Nearly 16 years after the 9/11 terrorist attacks, airline passengers in the U.S. have adapted to a stricter security routine. In fact, for many, it’s become quite routine.
But the U.S. Transportation Security Administration believes there’s room for improvement in these airport terminals. For the next several weeks, here at Denver International Airport and at Atlanta, Georgia’s international airport, it’s testing new fingerprint technology as a way of screening passengers.
CGTN’s Hendrik Sybrandy reports from Denver.
These scanners match fingerprints with those provided by passengers when they enrolled in the TSA pre-program, which provides travelers departing from U.S. airports with expedited security screening benefits.
It’s a form of biometrics, the use of physical characteristics to identify people through automation. The same principle that allows me to unlock my smartphone with my very unique right thumb.
“Through these and other technology demonstrations,” a T.S.A. official said. “We are looking to reinvent and enhance security effectiveness to meet the evolving threat and ensure that passengers get to their destinations safely.”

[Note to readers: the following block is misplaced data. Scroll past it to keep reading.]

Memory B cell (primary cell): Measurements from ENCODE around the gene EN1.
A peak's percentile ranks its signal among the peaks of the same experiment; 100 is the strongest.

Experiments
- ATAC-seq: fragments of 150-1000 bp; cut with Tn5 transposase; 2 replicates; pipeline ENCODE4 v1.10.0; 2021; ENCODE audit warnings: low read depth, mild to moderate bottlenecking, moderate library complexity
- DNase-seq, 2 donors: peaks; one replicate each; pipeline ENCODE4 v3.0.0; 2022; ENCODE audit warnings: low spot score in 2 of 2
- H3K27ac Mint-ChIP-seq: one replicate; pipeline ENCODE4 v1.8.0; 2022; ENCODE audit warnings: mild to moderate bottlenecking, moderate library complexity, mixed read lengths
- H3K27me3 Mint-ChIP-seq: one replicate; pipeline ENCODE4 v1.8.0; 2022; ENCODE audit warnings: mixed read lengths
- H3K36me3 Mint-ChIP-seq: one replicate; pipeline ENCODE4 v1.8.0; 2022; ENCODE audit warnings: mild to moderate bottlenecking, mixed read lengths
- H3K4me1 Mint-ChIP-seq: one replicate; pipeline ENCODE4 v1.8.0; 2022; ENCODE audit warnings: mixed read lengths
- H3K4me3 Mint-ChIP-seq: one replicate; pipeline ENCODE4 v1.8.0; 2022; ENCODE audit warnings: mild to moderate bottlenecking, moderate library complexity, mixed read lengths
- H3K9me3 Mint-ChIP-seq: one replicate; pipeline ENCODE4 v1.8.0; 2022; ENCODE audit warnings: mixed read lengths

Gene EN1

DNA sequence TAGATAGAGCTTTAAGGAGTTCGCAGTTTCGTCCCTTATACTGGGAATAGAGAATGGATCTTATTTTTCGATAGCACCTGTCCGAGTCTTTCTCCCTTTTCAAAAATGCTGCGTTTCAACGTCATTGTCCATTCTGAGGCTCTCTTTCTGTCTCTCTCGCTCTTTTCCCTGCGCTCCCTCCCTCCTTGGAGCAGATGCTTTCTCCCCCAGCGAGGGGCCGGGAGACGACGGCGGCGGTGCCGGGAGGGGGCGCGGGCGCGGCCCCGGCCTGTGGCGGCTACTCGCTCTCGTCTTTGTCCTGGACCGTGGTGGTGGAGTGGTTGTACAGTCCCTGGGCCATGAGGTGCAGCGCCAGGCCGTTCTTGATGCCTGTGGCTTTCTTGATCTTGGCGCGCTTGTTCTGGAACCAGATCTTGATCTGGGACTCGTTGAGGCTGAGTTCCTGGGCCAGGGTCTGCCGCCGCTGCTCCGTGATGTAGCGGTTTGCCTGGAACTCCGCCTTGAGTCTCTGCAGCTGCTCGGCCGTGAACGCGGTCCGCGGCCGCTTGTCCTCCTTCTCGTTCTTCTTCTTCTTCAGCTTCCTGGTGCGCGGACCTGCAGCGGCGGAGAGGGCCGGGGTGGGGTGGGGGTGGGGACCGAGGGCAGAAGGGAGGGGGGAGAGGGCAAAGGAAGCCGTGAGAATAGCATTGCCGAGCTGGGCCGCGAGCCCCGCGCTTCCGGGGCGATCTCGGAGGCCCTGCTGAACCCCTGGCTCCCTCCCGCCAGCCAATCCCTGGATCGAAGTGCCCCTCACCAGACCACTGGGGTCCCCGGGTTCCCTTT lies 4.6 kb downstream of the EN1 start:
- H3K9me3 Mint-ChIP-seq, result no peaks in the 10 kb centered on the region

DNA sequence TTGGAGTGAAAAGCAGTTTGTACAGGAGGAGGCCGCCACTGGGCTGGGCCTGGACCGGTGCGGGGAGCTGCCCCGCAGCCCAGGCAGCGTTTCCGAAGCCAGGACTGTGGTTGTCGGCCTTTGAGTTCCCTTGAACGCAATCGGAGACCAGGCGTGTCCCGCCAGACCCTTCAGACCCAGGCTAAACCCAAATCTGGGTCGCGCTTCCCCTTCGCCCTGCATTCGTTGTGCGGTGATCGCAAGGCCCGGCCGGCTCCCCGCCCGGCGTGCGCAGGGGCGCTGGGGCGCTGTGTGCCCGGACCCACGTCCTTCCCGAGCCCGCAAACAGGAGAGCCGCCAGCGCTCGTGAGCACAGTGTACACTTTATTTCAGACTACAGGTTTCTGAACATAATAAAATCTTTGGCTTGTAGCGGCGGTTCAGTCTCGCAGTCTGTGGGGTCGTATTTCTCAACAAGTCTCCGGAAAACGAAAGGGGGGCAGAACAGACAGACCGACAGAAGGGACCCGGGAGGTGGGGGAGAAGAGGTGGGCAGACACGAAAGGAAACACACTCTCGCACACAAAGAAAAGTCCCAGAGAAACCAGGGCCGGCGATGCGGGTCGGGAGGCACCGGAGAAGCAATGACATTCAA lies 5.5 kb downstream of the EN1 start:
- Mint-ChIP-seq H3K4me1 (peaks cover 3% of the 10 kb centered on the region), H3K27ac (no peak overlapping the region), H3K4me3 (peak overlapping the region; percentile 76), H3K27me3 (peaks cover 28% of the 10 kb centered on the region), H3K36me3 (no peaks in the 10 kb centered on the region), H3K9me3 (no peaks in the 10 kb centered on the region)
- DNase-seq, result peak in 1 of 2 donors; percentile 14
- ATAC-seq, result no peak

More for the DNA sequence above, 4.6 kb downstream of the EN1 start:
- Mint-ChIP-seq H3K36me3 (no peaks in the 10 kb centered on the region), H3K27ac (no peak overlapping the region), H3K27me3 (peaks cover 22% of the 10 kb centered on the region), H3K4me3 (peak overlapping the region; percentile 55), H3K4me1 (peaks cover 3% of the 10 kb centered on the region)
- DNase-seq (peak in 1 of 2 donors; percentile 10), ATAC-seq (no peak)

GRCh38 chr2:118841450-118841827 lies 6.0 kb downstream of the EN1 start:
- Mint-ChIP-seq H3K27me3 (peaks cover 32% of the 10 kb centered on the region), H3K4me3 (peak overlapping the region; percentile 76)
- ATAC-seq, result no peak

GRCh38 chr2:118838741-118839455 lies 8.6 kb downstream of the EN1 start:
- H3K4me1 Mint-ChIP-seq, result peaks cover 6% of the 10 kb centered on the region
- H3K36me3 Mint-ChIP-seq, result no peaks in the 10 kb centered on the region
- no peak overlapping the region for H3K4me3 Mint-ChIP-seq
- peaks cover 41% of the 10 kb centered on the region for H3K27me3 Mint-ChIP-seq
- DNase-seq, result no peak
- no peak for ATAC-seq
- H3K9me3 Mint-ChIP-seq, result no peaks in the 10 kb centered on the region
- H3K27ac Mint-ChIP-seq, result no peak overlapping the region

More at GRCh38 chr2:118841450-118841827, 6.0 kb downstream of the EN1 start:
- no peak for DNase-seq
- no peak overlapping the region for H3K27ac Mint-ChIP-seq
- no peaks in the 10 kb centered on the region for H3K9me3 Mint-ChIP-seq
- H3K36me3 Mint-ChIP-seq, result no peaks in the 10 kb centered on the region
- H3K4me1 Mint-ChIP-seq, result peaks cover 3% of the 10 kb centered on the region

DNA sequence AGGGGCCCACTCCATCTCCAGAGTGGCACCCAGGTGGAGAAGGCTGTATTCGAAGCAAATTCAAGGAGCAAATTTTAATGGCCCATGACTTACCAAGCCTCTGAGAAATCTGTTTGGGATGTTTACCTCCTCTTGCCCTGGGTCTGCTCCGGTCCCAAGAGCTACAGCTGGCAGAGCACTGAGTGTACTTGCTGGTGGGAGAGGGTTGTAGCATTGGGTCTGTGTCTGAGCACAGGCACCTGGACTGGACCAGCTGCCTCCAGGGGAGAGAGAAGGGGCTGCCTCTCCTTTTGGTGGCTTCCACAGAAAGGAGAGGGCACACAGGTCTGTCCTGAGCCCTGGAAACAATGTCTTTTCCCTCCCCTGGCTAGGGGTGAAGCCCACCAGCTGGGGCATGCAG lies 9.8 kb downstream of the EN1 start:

Cybersecurity expert Steve Beaty said biometrics eliminate the human error in the identification process but that this approach is only as good as the technology used.
“If somebody puts up a thumb and it registers that they’re that person and they’re not, that’s a false positive. If they are that person and it says they are not, that’s a false negative,” Beaty said, “Those are the kinks if you will that have to be worked out.”
Airport security expert Jeff Price applauded the new test, which is voluntary for passengers, but he thinks security checkpoints should be more of a priority.
“I think it’s a good idea but it’s really only strengthening one of the lesser layers of security,” Price said. “I’d much rather see more deployment of more effective screening technology so we’re not having to take laptops out and unpack our bags…Because that’s truly a critical layer in our system.”
Some people worry that these fingerprint scanners will take away some of their privacy, saying it sounds a little like “Big Brother,” and, that stolen information can be used elsewhere.
All things to be considered, along with the effectiveness of this system, as T.S.A. decides whether boarding passes and passenger I.D. cards are still necessary at many U.S. airports.